The readings for the feast of the Annunciation play on themes of understanding, obedience, and sacrifice. Ahaz, raised to be a king, nevertheless misunderstands what is being offered and why; he chooses to disobey when obedience would be relatively easy, and the consequence is that he unwittingly sacrifices the good of the nation to his own desperate need to feel in control. Jesus, uniquely begotten by God, understands exactly what the divine plan for the world is and how it involves him; he continually chooses to obey, even to the point of death; and the consequence is that he deliberately sacrifices his own life and human need to feel in control in order to do God’s will in saving even the least of us. Mary, for her part, is the product of a culture that expects her to marry when and how it demands and does not encourage her questions; she nevertheless thinks about what the angel means and asks how things work; and the consequence is that, though she cannot fully foresee all that is being asked of her, she agrees to the potential sacrifice of her good name in the community in order to become the Theotokos—the bearer of God.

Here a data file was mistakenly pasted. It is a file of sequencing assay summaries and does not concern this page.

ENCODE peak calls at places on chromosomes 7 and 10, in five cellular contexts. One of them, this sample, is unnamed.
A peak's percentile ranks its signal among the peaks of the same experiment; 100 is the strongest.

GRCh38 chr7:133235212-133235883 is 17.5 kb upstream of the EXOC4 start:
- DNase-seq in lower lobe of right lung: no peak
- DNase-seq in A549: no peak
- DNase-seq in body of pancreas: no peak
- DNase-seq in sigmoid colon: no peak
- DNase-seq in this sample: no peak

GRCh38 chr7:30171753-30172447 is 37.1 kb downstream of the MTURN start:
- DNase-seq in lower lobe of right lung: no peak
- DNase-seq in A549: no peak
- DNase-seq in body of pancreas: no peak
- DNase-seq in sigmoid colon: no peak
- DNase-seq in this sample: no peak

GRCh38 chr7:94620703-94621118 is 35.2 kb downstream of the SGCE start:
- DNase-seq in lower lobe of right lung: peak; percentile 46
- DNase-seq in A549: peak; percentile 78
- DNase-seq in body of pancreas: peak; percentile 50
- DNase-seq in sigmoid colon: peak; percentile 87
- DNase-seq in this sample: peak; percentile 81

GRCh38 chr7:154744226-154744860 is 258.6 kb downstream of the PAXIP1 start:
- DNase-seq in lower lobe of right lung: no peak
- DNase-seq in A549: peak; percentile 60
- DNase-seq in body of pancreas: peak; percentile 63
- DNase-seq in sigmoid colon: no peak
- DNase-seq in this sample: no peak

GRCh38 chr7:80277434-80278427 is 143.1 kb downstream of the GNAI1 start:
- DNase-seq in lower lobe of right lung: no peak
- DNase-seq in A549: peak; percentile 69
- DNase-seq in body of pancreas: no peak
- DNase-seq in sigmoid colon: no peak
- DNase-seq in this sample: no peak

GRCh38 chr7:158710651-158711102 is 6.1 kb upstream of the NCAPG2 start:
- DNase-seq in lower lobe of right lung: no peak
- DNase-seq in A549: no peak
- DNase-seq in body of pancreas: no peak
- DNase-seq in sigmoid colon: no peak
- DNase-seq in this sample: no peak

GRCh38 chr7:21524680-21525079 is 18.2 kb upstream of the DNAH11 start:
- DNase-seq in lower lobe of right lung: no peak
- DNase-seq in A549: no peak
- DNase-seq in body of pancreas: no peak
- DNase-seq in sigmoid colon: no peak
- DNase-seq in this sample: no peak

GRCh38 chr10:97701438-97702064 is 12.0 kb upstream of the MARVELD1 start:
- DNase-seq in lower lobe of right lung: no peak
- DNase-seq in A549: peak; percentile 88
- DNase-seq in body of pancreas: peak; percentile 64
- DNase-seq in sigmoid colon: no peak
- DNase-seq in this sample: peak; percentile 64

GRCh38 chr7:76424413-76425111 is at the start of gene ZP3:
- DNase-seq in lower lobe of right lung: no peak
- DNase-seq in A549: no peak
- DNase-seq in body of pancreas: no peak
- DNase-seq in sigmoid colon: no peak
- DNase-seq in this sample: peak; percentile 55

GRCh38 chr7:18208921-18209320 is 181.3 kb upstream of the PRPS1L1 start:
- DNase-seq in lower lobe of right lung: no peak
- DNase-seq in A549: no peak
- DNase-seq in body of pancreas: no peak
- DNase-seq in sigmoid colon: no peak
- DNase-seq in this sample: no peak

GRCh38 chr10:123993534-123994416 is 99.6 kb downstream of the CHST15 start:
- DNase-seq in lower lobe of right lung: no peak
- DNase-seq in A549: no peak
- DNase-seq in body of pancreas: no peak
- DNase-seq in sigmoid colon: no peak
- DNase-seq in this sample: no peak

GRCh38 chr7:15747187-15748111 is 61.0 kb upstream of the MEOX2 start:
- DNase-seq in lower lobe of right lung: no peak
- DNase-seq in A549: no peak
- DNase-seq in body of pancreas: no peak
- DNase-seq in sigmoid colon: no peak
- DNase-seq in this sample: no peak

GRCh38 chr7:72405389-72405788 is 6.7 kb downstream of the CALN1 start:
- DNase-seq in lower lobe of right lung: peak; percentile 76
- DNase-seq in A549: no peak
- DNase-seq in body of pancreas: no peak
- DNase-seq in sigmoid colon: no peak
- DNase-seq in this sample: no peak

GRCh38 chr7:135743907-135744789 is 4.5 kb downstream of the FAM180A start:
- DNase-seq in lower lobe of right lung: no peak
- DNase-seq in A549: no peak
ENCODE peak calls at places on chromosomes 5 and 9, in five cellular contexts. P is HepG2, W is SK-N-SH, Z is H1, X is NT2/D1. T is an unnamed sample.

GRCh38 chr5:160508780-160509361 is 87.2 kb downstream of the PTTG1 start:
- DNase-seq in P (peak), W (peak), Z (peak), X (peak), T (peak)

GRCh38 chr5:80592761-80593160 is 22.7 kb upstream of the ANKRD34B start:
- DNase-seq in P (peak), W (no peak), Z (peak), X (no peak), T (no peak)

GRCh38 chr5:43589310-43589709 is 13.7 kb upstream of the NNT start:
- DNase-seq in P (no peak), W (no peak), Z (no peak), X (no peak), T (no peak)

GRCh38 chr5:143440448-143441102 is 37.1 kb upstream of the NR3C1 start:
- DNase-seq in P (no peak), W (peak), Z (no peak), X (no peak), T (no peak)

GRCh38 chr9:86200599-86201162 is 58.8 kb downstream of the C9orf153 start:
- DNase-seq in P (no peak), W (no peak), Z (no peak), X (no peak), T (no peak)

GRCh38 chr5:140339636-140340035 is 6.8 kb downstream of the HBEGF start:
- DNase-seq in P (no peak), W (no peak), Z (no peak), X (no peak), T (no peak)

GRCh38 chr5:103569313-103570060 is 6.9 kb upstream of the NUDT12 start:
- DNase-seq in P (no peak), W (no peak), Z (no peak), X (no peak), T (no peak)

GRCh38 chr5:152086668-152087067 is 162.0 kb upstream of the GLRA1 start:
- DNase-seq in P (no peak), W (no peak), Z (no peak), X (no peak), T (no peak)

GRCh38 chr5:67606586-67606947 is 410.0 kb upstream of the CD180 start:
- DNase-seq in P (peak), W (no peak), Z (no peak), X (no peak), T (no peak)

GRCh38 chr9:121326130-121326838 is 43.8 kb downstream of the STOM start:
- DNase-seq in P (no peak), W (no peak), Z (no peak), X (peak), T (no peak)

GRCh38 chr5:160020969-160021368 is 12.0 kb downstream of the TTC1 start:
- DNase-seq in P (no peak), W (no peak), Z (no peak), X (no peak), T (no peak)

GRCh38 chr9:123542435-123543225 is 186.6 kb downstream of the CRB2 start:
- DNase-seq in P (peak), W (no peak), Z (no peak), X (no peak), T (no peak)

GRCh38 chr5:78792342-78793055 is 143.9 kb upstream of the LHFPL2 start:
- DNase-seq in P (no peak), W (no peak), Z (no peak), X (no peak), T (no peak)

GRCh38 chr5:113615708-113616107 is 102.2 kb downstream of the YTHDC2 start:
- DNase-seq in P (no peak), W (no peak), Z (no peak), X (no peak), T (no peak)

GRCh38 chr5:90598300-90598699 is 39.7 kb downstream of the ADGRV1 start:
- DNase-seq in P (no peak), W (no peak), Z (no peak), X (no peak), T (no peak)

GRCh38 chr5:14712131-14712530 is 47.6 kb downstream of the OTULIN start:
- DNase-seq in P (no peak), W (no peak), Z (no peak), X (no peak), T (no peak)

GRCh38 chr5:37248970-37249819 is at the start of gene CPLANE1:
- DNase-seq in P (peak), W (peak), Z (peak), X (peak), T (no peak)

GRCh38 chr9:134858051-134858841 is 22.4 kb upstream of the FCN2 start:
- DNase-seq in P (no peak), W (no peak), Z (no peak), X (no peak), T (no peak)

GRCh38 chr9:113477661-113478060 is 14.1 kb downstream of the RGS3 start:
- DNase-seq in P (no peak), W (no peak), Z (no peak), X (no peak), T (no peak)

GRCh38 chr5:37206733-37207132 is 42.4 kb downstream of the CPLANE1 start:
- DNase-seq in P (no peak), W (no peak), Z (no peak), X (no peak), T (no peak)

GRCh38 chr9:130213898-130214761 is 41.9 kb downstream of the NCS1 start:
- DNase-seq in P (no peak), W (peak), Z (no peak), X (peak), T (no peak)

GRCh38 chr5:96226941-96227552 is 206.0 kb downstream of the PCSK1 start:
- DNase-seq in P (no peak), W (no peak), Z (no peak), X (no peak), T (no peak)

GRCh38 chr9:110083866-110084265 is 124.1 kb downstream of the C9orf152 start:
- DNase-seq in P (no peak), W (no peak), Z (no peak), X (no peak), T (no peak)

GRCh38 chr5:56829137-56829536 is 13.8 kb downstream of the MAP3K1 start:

Mary is quite rightly held up as a model of human obedience to the Lord—and she questions and ponders. So what if questions and doubts are in fact integral to belief in God? And what if it is this kind of reasoned, questioning human obedience that prepares the way of the Lord?

For Feb. 2, 2014: The Presentation in the Temple

The Reading            Malachi 3:1-4

Malachi means ‘my messenger’. The Lord’s messenger is coming like a blast furnace and caustic lye soap to burn and scour away the people’s impurities—verse 5 names sorcery, adultery, false witness, keeping wages low, and oppressing widows, orphans, and aliens—so that offerings in the Temple will once again please God.

The Response            Psalm 84

The striking imagery of Psalm 84 depicts the house of the Lord as a place of integrity where the one true God will be revealed in glory—and where even humble sparrows and swallows are safe and welcome.

The Epistle            Hebrews 2:14-18

Where the reading from the book of Malachi depicted God’s messenger as judge and purifier, the epistle to the Hebrews tells the story differently: Jesus comes to take on our humanity so he can pay the price of our sins, and dies so that even death can no longer separate us from God.

The Gospel            Luke 2:22-40